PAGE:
On the left is are the two intersecting walls, on the right the result after adding one to the other.

An important note about parametric objects

Something is important to consider already. As you can see, in FreeCAD, everything is parametric: Our new "united" wall is made from two walls, each based on a baseline. When you expand them in the tree view, you can see all that chain of dependencies. As you can imagine, this little game can quickly become very complex. Furthermore, if you already know how to work with the sketcher, you might have wanted to draw the baselines with constrained sketches. This whole complexity has a cost: it raises exponentially the number of calculations that FreeCAD has to perform to keep your model geometry up to date. So, think about it, don't add unnecessary complexity when you don't need it. Keep a good balance between simple and complex objects, and keep these for the cases where you really need them.


For example, I could have drawn all my baselines above without caring about what crosses what, and fix things with the Arch Add tool later. But I would have raised much the complexity of my model, for no gain at all. Better make them correct right from the start, and keeping them as very simple pieces of geometry.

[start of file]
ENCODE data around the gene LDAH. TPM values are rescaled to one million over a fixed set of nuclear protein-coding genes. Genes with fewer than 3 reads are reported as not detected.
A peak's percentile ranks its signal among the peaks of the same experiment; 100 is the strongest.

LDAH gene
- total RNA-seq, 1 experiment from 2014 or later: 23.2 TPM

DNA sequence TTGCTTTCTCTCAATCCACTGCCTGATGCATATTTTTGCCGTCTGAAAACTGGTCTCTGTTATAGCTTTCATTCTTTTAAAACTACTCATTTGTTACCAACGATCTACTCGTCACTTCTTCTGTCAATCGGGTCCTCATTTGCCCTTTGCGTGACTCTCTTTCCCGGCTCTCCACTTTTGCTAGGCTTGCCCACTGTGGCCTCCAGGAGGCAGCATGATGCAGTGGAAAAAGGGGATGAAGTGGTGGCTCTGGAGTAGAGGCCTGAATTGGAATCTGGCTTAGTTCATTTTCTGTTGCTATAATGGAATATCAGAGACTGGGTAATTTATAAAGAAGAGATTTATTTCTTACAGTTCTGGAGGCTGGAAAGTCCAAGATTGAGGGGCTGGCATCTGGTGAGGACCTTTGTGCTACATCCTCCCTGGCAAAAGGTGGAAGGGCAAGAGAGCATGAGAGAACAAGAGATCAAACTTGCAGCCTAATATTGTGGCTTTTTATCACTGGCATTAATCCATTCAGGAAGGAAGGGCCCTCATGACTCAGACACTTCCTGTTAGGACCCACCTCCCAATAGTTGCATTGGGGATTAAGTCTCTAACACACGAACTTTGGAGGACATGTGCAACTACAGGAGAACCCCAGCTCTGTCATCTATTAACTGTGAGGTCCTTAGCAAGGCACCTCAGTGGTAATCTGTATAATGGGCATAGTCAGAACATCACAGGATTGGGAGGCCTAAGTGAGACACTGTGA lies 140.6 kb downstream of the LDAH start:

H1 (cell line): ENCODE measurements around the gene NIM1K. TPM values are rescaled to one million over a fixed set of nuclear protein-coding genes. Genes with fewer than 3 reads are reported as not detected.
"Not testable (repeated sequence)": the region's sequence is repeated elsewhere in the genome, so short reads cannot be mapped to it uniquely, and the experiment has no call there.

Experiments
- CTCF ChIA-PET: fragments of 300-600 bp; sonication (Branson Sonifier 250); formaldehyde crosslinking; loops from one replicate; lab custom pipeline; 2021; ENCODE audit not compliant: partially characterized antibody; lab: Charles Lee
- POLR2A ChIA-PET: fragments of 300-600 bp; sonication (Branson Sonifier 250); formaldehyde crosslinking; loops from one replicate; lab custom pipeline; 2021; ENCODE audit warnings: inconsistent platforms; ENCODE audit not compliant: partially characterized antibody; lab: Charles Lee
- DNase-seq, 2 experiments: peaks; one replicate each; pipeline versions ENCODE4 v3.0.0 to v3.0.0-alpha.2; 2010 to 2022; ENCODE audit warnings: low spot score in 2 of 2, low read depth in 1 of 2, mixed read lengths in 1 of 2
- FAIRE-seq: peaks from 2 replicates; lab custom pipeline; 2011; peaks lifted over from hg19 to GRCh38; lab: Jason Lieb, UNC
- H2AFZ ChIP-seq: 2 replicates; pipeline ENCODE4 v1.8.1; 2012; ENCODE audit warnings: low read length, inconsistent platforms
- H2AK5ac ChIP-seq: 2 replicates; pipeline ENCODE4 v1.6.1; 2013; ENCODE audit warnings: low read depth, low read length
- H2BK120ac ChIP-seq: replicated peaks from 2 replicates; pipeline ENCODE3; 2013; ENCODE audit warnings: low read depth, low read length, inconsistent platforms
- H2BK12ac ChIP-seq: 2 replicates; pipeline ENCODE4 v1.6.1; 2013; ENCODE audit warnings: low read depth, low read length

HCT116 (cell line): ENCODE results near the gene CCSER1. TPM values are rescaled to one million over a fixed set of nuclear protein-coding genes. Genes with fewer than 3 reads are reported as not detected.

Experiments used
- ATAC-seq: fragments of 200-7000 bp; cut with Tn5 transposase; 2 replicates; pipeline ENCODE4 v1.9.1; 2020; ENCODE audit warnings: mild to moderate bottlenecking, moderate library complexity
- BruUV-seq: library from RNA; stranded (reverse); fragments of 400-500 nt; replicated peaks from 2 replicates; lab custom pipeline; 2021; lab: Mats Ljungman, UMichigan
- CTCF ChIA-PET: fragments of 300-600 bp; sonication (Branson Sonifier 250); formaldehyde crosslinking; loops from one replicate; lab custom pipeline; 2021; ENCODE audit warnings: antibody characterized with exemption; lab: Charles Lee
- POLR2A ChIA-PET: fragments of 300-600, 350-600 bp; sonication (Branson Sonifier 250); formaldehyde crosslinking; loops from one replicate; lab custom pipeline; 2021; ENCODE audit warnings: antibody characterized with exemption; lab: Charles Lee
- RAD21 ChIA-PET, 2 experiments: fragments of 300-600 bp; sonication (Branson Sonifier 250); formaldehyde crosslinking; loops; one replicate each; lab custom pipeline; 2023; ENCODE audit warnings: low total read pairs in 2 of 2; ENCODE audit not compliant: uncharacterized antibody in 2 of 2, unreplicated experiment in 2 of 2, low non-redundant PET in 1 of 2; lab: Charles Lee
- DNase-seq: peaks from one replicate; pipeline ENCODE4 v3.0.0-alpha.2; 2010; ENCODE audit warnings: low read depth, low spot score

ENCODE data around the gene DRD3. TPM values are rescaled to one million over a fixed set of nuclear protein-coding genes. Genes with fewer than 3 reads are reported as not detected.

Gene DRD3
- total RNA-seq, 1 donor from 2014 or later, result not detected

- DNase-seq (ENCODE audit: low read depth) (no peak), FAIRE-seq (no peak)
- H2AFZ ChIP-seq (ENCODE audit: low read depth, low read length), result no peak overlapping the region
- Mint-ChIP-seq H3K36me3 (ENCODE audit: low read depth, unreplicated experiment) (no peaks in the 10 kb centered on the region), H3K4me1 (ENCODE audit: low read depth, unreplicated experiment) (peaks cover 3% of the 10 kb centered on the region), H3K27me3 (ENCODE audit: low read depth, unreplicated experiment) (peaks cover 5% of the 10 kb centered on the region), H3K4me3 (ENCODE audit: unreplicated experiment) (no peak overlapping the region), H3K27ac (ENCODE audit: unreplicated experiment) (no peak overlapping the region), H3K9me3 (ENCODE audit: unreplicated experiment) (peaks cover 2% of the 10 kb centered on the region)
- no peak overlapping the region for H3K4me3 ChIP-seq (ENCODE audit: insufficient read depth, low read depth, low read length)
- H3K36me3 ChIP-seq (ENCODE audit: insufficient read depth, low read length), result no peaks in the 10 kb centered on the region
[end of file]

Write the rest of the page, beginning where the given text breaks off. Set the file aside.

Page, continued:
Now that our walls are okay, we need to raise their height, until they intersect the roof. Then, since the wall object still cannot be cut automatically by roofs (this will happen some day, though), we will build a "dummy" object, that follows the shape of the roof, to be subtracted from our walls.

First, by looking at our 2D drawings, we can see that the highest point of the roof is 5.6m above the ground. So let's give all our walls a height of 6m, so we make sure they will be cut by our dummy roof volume. Why 6m and not 5.6m? You may ask. Well, if you already worked with boolean operations (additions, subtractions, intersections), you must already know that these operations usually don't like much "face-on-face" situations. They prefer clearly, frankly intersecting objects. So by doing this, we keep on the safe side.

To raise the height of our walls, simply select all of them (don't forget the one we added to the other) in the tree view, and change the value of their "height" property.

Before making our roof and cutting the walls, let's make the remaining objects that will need to be cut: The walls of the above studio, and the columns. The walls of the studio are made the same way as we did, on the superior floor plan, but they will be raised up to level 2.6m. So we will give them the needed height so their top is at 6m too, that is, 3.4m. Once this is done, let's move our walls up by 2.6m: Select them both, put yourself in frontal view (View -> Standard Views -> Front), press the Draft Move button, select a first point, then enter 0, 2.6, 0 as coordinates, and press enter. Your objects now have jumped 2.6m high:

Arch tutorial 06.jpg

About coordinates